West Virginia mine safety officials said Monday they would rewrite parts of their report on the Sago Mine disaster after families of the dead miners raised questions and concerns about its conclusions.

It concludes the Jan. 2 methane gas explosion in a mined-out and sealed off area was nearly five times more powerful than the foam block seals were able to withstand.

While investigators believe an unusually powerful lightning strike triggered the blast, the report says additional testing is needed to determine how it traveled more than 2 miles to spark the explosion inside the mine.

Several relatives of the 12 miners who died after the January blast walked out of a private briefing in apparent frustration, one in tears, as state officials laid out the report for them and Gov. Joe Manchin. Afterward, most refused to speak to reporters, and several said they had been instructed by state officials not to comment.

Though the families left with copies of the 2-inch-thick report, the state hastily canceled a news conference and meeting of the Board of Coal Mine Health and Safety, claiming the report was a draft that would likely be changed.

A copy obtained by The Associated Press, however, contains a transmittal letter that says the document “represents the final report of the agency on this matter.”

Caryn Gresham, spokeswoman for the state Office of Miners’ Health, Safety and Training, said the families wanted additional explanations of some technical issues, which she did not specify.

Manchin said he was disappointed with the report and had expected a more detailed presentation.

“I wasn’t satisfied with the report, with what was done. ... I was just frustrated,” the governor said. “I think the agency could have and should have done a better job.”

A second briefing was tentatively set for Monday, Dec. 18.

One crew escaped after the blast, but a second deeper inside the mine became trapped. One miner died in the blast, while 11 others succumbed to carbon monoxide poisoning after being trapped more than 40 hours.

Only Randal McCloy Jr. was found alive. He attended Monday’s meeting at West Virginia Wesleyan College in Buckhannon but left without speaking to reporters.

International Coal Group Inc., which owns the mine, did not immediately comment.

The area where the blast occurred had been sealed off less than a month before with 10 block walls built to withstand forces of 20 pounds per square inch, the federal standard. The seals were destroyed in the explosion, which the report said was closer to 95 psi and may have exceeded 100 psi.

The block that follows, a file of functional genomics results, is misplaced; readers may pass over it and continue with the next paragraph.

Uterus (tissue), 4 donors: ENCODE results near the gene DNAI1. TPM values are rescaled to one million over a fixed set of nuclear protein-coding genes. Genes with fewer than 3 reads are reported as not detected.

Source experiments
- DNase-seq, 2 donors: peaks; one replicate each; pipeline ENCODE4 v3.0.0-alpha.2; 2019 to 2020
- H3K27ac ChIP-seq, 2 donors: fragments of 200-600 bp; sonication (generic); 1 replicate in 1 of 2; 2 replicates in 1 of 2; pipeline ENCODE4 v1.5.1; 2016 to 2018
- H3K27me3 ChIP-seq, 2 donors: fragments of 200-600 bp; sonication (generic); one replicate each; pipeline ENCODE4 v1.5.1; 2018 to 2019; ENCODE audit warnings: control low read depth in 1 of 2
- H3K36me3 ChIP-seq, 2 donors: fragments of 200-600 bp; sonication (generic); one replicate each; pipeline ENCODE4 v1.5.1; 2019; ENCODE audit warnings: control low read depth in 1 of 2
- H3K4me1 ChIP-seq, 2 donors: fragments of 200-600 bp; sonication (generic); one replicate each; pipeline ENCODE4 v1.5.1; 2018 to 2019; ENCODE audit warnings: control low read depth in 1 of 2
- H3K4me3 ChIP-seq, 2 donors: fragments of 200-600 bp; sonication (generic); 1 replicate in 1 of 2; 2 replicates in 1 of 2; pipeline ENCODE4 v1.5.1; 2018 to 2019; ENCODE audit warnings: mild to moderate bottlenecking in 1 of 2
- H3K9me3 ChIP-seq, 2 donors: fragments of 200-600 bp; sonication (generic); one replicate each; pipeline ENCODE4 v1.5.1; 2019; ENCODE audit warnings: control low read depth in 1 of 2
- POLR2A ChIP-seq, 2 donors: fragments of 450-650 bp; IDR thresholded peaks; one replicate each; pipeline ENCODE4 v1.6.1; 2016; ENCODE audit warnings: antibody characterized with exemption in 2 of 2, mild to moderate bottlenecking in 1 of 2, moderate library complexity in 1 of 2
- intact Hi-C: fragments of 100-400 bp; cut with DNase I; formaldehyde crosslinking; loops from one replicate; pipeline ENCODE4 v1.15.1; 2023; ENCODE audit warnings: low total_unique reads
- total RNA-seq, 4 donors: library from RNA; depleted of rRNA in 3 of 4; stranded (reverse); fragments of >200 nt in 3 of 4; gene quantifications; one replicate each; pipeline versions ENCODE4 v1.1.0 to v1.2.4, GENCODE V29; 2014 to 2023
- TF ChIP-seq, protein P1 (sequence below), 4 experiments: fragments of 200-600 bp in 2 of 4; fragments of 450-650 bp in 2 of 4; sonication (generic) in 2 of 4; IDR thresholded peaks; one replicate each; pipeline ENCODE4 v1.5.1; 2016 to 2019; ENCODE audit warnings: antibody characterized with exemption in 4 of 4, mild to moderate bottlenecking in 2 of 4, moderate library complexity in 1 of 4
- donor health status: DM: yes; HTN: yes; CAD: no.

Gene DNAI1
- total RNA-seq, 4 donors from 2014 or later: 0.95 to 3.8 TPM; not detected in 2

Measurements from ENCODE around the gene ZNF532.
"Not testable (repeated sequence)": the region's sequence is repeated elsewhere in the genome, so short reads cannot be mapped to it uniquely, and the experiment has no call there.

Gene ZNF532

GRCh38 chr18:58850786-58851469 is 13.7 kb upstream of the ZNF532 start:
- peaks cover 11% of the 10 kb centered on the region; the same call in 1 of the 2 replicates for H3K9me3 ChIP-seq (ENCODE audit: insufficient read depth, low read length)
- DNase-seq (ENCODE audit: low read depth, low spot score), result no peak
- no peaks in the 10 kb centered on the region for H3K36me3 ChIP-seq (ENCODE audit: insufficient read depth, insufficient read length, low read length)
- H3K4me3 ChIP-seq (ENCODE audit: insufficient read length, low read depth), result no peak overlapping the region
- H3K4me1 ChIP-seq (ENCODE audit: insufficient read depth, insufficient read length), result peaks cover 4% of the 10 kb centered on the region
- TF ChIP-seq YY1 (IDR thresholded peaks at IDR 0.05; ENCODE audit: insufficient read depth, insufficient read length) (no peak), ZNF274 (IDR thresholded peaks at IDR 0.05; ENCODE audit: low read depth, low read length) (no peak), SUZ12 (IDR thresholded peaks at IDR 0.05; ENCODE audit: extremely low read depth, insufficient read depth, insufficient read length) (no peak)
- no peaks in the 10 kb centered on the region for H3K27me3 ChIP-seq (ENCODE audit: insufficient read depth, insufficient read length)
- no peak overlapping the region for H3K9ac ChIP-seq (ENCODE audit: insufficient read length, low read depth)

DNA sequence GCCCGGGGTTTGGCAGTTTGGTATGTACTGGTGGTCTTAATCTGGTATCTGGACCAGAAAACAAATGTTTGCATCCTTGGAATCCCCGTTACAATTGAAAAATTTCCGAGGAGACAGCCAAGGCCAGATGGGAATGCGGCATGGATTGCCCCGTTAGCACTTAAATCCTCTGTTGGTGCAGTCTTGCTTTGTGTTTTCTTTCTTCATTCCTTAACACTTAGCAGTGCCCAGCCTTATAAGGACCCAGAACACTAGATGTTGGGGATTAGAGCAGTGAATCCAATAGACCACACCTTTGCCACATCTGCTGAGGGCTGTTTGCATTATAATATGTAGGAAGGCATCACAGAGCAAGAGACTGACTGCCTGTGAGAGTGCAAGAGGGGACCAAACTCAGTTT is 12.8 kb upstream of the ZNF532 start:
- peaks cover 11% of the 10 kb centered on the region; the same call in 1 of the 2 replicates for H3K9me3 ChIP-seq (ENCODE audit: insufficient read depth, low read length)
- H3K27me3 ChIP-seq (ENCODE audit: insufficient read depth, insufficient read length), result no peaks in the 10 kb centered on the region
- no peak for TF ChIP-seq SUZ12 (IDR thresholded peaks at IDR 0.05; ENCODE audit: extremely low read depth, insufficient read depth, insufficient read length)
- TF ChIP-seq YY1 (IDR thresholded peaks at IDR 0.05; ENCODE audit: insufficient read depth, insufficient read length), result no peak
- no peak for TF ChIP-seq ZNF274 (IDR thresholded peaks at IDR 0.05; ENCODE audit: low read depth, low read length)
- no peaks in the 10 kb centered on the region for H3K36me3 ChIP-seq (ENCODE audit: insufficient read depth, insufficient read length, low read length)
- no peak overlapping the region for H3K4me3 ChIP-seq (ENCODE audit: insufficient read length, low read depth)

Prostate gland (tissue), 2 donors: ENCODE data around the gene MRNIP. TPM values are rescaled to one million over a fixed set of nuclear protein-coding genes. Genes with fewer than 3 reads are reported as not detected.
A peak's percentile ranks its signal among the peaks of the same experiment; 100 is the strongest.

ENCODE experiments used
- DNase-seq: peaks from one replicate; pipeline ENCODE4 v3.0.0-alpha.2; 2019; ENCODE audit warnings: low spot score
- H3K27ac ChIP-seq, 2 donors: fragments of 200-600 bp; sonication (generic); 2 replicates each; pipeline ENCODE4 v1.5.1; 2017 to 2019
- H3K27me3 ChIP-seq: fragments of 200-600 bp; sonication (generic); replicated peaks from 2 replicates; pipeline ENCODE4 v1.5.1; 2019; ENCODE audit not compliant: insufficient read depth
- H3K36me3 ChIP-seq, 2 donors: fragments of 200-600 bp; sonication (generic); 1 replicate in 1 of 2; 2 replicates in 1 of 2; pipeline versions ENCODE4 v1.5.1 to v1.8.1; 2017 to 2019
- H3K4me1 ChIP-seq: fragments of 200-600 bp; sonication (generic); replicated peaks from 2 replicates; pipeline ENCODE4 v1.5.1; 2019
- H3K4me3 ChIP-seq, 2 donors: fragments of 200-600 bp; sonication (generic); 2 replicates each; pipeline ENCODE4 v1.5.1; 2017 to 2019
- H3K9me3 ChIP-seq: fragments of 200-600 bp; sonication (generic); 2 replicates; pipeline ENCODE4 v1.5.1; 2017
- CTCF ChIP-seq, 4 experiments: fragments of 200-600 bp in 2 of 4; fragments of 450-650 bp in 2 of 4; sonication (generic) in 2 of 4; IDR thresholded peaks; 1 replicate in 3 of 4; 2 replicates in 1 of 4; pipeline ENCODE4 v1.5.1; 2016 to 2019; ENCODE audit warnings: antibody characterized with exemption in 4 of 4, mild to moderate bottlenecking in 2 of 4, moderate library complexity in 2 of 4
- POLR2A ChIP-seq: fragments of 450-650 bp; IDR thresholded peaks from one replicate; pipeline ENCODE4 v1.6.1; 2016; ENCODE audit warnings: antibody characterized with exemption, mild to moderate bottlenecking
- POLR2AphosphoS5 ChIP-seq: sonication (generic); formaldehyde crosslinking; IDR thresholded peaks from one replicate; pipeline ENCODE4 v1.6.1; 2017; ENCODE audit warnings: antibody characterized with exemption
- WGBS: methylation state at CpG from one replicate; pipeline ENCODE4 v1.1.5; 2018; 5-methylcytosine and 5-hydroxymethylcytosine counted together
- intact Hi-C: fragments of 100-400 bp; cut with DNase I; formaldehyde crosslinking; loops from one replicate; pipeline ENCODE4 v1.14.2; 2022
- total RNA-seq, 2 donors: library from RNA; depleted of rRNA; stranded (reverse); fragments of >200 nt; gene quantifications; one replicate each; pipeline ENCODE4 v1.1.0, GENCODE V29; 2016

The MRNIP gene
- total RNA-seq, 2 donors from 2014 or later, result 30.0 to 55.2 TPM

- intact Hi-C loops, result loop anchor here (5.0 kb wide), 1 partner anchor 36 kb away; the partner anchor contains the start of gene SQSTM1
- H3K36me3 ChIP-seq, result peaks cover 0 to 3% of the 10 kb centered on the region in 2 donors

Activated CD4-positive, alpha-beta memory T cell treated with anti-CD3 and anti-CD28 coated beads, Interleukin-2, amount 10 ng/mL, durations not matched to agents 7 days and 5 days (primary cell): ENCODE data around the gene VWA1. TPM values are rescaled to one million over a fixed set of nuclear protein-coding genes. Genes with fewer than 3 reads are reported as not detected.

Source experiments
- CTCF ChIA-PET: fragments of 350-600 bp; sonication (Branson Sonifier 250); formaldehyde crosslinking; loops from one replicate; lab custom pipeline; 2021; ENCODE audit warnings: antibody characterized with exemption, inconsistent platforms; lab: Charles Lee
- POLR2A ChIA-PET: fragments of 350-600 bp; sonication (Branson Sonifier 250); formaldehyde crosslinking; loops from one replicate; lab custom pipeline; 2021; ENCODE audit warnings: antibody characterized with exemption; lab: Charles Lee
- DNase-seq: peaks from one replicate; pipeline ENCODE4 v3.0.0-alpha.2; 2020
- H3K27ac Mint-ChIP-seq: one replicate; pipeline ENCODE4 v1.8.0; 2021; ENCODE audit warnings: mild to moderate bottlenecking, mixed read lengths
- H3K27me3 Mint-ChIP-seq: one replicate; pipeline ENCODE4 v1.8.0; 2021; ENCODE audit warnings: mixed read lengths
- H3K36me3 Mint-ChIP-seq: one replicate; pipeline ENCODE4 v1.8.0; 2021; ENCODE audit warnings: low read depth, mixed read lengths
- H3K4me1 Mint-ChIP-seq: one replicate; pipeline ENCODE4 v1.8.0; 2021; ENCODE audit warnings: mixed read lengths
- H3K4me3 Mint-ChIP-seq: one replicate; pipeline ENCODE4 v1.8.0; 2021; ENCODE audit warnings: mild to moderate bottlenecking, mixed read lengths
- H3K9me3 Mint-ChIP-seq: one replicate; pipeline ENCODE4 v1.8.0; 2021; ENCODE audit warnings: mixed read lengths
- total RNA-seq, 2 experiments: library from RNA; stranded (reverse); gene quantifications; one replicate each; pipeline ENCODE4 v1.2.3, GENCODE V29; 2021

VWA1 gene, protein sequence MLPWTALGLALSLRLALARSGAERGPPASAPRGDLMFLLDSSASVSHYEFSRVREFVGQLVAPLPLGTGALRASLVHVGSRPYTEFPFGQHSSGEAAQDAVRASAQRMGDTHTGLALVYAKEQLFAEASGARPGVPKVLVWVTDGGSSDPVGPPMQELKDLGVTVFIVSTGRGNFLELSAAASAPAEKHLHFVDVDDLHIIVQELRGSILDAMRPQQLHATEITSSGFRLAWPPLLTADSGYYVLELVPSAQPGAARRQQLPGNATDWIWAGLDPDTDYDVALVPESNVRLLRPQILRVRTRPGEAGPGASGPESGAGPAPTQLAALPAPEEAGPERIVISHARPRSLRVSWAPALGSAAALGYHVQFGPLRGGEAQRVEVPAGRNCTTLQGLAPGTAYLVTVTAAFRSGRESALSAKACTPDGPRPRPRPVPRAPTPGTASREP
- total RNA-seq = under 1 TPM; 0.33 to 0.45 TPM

Up to 400,000 cubic feet of methane gas was in the sealed-off section, the report said.

In July, the federal Mine Safety and Health Administration ordered that all seals in the nation’s 650 underground mines must now withstand 50 psi.

Other possible causes of the explosion were dismissed. Investigators found no evidence for an open flame from a cigarette lighter or mining equipment and none for spontaneous combustion from coal.

Although rare, lightning strikes have caused previous underground explosions in worked-out sections of mines that had been sealed. But some metal conduit was identified in those incidents, according to a 2001 report by the National Institute for Occupational Safety and Health.

United Mine Workers spokesman Phil Smith said the labor union still doubts what he termed a “cockamamie” lightning theory. But if the state decides lightning caused the explosion, it should draft regulations to require miners to be evacuated when storms approach underground mines, he said.

The report also faulted the emergency air packs the miners carried, saying they “did not perform in the manner expected.”

McCloy has said that four members of his trapped crew could not get their air packs to work. The report said 12 air packs recovered from the crew produced oxygen, but suggested miners need better training on how to use the devices.

ICG has acknowledged one miner carried an air pack that was several months past its 10-year life span and investigators found evidence that other air packs at Sago had been poorly inspected.

The condition “hints that daily inspections were not conducted or at least were not done rigorously,” the report said. “This combined with no mention of the need to do daily inspections by any of those interviewed indicate a likely lack of emphasis on this aspect.”

In September, the state cited ICG after finding six miners carrying air packs that should have failed daily inspections at Sago.

New federal and state regulations now require better training as well as stockpiles of air packs underground.

The report lists more than 50 recommendations, many of them already addressed by the new state regulations that went into effect in June.

Other recommendations — including the development of underground rescue shelters, improved two-way communication and tracking systems that keep tabs on miners — are to be implemented in early 2007.

Underground communication became an issue when false reports indicted that rescue teams had found 12 miners alive. That information was leaked to the hundreds of family and friends holding vigil outside the mine. The misinformation wasn’t corrected for about two hours.

The report also suggests more answers might be forthcoming from the federal MSHA report, due early next year.

Associated Press writer April Vitello in Buckhannon and Lawrence Messina in Charleston also contributed to this report.

Trending Video

Recommended for you